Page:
The University of Pennsylvania Law Review published a far-reaching study of Los Angeles by four researchers who found that mixed-use areas have lower crime rates than mono-use commercial areas. The authors summarize:
First, we conducted a study of the effect of zoning on crime using 205 blocks selected in eight different relatively high crime neighborhoods in Los Angeles that have similar demographic characteristics but different forms of zoned land use. We find that mixed commercial- and residential-zoned areas are associated with lower crime than are commercial-only zoned areas. Second, we matched neighborhoods undergoing zoning changes between2006 and 2010 with neighborhoods that underwent no zoning changes during this period but had similar preexisting crime trajectories between 1994 and 2005. The primary zoning change in these neighborhoods was to convert parcels to residential uses. We find that neighborhoods in which there was a zoning change experienced a significant decline in crime. Our results suggest that mixing residential-only zoning into commercial blocks may be a promising means of reducing crime.
The authors give credence to Jane Jacobs' "eyes on the street" theory as a crime deterrent (though they disagree with her with respect to the impact of taverns and question the theory's efficacy when inserting commercial in a residential area), published in 1961's The Death and Life of Great American Cities:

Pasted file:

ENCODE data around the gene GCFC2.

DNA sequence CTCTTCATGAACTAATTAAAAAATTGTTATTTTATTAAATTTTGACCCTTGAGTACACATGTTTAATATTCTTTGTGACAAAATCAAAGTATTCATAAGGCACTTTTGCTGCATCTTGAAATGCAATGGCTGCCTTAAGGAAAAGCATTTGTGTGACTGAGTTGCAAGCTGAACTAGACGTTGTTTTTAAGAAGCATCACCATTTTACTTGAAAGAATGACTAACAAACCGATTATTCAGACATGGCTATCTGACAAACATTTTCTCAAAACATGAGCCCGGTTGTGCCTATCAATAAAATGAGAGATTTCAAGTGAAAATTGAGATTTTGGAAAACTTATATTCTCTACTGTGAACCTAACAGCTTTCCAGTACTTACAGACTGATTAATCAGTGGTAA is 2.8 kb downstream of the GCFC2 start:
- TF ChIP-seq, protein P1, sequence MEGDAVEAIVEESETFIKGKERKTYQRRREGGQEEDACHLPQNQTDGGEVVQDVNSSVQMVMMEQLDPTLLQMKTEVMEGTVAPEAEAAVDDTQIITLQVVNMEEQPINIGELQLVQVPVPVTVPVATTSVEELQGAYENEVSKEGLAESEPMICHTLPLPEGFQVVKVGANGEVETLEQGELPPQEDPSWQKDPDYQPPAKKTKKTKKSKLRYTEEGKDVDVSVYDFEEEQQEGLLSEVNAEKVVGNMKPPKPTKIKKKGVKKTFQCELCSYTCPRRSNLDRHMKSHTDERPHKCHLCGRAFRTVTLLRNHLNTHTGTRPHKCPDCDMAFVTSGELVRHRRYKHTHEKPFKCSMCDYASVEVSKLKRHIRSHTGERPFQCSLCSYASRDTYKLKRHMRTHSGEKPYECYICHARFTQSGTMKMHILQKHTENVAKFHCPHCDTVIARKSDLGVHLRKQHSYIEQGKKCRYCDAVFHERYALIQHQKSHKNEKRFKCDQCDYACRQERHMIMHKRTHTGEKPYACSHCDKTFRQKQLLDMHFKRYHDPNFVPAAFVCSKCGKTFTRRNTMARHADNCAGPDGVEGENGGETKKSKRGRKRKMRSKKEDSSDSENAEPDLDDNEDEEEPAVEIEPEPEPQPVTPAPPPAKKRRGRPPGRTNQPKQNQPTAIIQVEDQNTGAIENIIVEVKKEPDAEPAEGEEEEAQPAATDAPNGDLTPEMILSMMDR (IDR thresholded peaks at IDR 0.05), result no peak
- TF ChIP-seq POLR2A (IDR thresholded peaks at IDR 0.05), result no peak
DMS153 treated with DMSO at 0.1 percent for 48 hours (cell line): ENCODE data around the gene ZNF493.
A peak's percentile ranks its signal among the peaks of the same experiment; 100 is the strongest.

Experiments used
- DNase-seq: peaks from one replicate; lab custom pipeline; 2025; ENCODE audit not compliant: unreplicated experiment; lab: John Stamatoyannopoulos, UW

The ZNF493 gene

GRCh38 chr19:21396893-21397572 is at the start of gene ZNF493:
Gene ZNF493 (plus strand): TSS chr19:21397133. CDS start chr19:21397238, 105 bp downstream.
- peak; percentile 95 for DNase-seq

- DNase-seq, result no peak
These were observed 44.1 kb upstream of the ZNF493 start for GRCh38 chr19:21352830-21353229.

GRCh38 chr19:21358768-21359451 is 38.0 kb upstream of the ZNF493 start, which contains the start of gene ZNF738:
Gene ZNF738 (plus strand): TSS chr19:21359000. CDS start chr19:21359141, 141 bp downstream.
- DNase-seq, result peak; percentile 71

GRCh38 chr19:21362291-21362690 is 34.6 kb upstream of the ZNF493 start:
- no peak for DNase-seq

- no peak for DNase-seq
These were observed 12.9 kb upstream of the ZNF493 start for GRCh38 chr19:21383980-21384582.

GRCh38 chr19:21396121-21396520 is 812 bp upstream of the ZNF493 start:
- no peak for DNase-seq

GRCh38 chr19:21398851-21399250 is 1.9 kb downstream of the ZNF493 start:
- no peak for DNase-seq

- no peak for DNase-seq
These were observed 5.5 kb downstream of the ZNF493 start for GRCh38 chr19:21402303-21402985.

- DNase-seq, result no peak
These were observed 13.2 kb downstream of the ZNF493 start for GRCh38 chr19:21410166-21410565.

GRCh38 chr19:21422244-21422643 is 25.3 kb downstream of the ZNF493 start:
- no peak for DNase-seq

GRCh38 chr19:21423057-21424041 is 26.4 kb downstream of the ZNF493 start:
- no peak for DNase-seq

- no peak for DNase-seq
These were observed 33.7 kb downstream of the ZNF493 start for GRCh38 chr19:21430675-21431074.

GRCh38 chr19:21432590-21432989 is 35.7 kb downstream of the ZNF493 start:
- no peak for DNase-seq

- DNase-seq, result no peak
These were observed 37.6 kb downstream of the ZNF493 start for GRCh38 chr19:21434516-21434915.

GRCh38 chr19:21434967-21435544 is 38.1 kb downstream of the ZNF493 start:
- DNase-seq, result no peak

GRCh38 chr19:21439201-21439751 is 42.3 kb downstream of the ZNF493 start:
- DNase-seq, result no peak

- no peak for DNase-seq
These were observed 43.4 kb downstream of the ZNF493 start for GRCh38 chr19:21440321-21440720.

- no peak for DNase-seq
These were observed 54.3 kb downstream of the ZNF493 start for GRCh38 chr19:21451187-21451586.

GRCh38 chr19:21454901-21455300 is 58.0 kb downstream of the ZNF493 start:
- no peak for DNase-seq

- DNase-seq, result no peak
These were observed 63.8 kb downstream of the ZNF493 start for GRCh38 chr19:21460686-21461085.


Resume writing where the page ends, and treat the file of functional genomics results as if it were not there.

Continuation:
Individuals who act as “eyes on the street” and are proactive in calling the police, or asking questions of potential criminals, may be more prevalent in areas where natural surveillance makes the observation of strangers on the street easier. The process by which individuals living in neighborhoods actively intervene in ways that discourage problem behaviors has been termed “collective efficacy.”
The authors state that "increasing walkability through zoning changes could substantially influence the crime rates on city blocks in Los Angeles." That makes sense. Its hard to give meaningful surveillance when in a car speeding at 45 miles per hour.